F200Syphilis is a Sexually Transmitted Infection (STI) that is caused by the bacterium Treponema pallidum.

It may also be transmitted from mother to fetus during pregnancy or at Childbirth.

If a infant gets Syphilis – it is called Congenital Syphilis.

Syphilis affects more than 12 million people worldwide.

90%+ cases are found in the Developing World.

Symptoms are worse if patient also has Human Immunodeficiency Virus (HIV)

The number of cases dropped significantly when Penicillin was introduced.

Congenital-syphilisRecently the number has again increased due to unsafe sexual practices among men who have sex with men, men and women with multiple sexual partners, prostitution and decreased use of Condoms.

Can be passed by oral, vaginal, and anal sex.

Can be passed by kissing near a lesion.

30-60 % of patients that come into contact with a lesion will get the disease

Cannot be passed by contact with toilet seats, hot tubs, swimming pools, sharing clothing or eating utensils.

F400Symptoms

–  Chancre  (Occurs during Primary Stage)
–  Rash  (Occurs during Secondary Stage)
–  Neurlogical Symptoms  (Occurs during Tertiary Stage)
–  Cardiovascular Symptoms  (Occurs during Tertiary Stage)
–  Fever
–  Chills
–  Nausea
–  Vomiting
–  Abdominal pain (Occasional)
–  Headache
–  Sore throat
–  Weight loss

Chancre is a major symptom.

–  A Skin ulceration
–  Usually Painless
–  Firm
–  Non Itchy

Rash is another symptom

–  Diffuse Rash
–  Can involve palms of hands
–  Can involve soles of feet

Four Major Stages

1.)  Primary

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–  Acquired by direct sexual contact with another person
–  The lesions are what is directly contacted with
–  Average onset of symptoms after exposure is 21 days.
–  But can occur between 3 and 100 days after exposure
–  Chancre occurs in 50% or so of the time.
–  Chancre appears to be an ulcer.
–  Less than 40% of those with a Chancre will have more than one ulcer
–  Multiple lesions are more common in those with HIV
–  They are occasionally painful.
–  Lymph node enlargement is seen.
–  The Chancre usually lasts for 3-6 weeks without treatment.

2.)  Secondary

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–  Begins 4 to 12 weeks after the Primary Stage.
–  Reddish-pink rash on skin starts.
–  Typically non-itchy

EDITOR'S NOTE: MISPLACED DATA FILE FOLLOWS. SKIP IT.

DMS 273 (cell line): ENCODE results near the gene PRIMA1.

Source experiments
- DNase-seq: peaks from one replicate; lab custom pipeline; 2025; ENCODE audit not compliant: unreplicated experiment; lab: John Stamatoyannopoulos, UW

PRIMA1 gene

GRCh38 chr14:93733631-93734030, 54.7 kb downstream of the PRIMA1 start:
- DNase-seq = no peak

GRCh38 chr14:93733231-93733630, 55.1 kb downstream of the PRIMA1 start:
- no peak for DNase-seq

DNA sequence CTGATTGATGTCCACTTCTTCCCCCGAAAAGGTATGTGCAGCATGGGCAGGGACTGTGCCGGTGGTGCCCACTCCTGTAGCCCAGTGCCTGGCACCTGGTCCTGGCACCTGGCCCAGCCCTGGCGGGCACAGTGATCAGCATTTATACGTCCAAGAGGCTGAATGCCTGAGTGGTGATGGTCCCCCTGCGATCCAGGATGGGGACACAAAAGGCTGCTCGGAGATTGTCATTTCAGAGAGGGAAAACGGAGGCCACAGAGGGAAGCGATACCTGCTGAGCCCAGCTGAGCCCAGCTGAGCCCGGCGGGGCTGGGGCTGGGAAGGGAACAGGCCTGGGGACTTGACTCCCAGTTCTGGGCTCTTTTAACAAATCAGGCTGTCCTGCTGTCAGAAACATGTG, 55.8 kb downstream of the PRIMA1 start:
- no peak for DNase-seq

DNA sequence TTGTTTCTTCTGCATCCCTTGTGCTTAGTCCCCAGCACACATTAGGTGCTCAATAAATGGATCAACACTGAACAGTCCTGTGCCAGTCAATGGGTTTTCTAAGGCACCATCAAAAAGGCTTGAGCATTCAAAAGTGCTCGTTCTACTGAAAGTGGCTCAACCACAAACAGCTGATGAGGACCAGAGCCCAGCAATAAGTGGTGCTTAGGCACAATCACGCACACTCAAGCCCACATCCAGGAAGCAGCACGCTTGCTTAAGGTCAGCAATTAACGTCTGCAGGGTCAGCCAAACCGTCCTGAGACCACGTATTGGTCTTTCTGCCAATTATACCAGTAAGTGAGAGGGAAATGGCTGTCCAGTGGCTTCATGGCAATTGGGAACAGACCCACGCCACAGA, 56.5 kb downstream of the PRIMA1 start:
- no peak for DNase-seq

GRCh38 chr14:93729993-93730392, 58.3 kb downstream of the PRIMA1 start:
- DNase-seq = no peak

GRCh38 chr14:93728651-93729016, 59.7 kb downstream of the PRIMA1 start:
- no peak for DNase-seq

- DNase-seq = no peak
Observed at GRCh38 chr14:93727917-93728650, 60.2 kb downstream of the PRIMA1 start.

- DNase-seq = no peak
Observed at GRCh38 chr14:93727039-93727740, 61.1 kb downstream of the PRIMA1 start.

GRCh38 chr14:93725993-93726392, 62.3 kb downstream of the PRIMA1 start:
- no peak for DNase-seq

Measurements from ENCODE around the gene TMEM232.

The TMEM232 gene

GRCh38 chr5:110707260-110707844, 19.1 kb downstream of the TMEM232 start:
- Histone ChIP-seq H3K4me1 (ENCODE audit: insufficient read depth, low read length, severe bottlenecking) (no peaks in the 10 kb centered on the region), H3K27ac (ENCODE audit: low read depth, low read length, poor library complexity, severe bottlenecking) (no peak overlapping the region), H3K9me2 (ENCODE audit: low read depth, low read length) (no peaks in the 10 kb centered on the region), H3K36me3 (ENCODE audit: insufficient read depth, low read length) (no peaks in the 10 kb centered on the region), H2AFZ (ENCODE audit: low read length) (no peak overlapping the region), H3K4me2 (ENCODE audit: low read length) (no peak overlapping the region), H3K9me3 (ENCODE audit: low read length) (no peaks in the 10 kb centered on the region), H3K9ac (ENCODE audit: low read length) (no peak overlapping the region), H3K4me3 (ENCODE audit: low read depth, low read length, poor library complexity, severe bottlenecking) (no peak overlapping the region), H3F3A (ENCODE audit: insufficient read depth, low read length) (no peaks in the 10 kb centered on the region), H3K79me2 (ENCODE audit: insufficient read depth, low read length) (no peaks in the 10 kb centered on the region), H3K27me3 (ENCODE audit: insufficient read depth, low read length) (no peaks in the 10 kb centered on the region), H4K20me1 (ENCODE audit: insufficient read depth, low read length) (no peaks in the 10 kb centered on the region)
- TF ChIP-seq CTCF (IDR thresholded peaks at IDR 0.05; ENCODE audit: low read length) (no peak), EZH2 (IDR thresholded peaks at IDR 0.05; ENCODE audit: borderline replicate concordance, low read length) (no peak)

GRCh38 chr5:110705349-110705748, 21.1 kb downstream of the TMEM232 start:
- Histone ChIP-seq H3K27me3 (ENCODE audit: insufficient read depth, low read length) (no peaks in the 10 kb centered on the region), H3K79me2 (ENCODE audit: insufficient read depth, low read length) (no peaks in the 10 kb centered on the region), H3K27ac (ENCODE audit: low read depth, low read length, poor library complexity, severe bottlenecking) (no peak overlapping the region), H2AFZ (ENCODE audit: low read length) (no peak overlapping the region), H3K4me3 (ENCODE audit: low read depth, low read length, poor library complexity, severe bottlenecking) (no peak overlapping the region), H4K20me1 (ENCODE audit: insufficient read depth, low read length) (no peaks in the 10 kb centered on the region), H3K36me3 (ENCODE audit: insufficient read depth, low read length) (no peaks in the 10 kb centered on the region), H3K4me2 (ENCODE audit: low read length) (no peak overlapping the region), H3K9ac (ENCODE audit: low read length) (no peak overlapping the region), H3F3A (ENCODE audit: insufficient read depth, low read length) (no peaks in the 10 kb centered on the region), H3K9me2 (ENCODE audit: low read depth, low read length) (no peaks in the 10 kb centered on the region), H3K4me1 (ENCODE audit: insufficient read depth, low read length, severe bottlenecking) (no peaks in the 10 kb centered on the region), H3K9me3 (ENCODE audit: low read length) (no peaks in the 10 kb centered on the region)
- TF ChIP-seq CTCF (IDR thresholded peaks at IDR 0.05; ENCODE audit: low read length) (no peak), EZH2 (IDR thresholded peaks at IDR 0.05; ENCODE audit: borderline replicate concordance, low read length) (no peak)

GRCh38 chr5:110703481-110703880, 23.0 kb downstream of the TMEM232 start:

–  Can be seen on trunk, chest, legs, palms, and soles.
–  Most likely spots are palms and soles.
–  Rash is Maculopapular or pustular
–  Occasionally white – wart like – lesions are seen.
–  Inside the rash is the bacteria and are infectious.
–  Rarely it can affect the liver, kidney, joints, eyes, and other organs or locations.
–  Rash last usually three to six weeks
–  Rash can be seen without experiencing a Chancre initially

3.)  Latent

–  Can be early latent or late latent
–  Usually a year after exposure for early
–  Usually two or more years after exposure for late
–  During early – relapse of symptoms can occur.
–  During early – patient is contagious
–  During late – no symptoms are seen
–  During late – patient is not contagious

4.)  Tertiary

–  Three main types of symptoms during this stage

 

1.)  Gummatous Syphilis –  (Less than 20% of cases)

.  Late benign syphilis begins 1 – 50 years after initial infection
.  Average is 15 years
.  Gummas are Soft tumor like balls of Inflammation.
.  Affects the bone, skin, liver, and most anywhere

2.)  Cardiovascular  –  (Less than 10% of cases)

.  Occurs 10 – 30 years after exposure
.  Affects the Heart
.  Can cause Syphilitic Aortitis
.  Can cause Aneuryms to form

3.)  Neurosyphilis  –  (Less than 10% of Cases)

.  Infection of the Central Nervous System
.  Can be Syphilitic Meningitis
.  Can be Meningovascular Syphilis
.  Can be General Paresis
.  Can be Tabes Dorsalis  (Poor balance and lightening pains in legs.)
.  Can occur 4 – 25 years after exposure

–  Without initial treatment – 30-40% of patients will get Tertiary symptoms

secondary syphilis infection condyloma latum on anusDiagnosis

–  Physical Exam of Chancre or Rash

–  Confirm or Diagnosis with blood test

Two types of blood tests

1.)  Nontreponemal
2.)  Treponemal

Nontreponemal are used initially.

  –  VDRL –  Venereal Disease Research Laboratory
  –  RPR  –  Rapid Plasma Reagin

*** – occasionally false positives can occur

Confirmation is Required through Treponemal Tests

  –  TPHA  –  Treponemal Pallidum Particle Agglutination
  –  FTA-Abs  –  Fluorescent Treponemal Antibody Absorption Test

Dark Field Microscopy

Treatment

Early Infections

chancre-penile-209Antibiotics

Penicillin G  –  Given Intramuscular
Ceftriaxone
Tetracycline
Doxycycline
Azithromycin  –  Given Oral

*** Tetracycline and Doxycycline should not be given during pregnancy

Late Infections

Penicillin G x 10 days –  Given IV in cases of Neurosyphilis
Ceftriaxone can be used if allergy to Penicillin
.  If allergy to Penicillin and Ceftriaxone – Tetracycline and Doxycyline can be used – but for much longer treatment periods.

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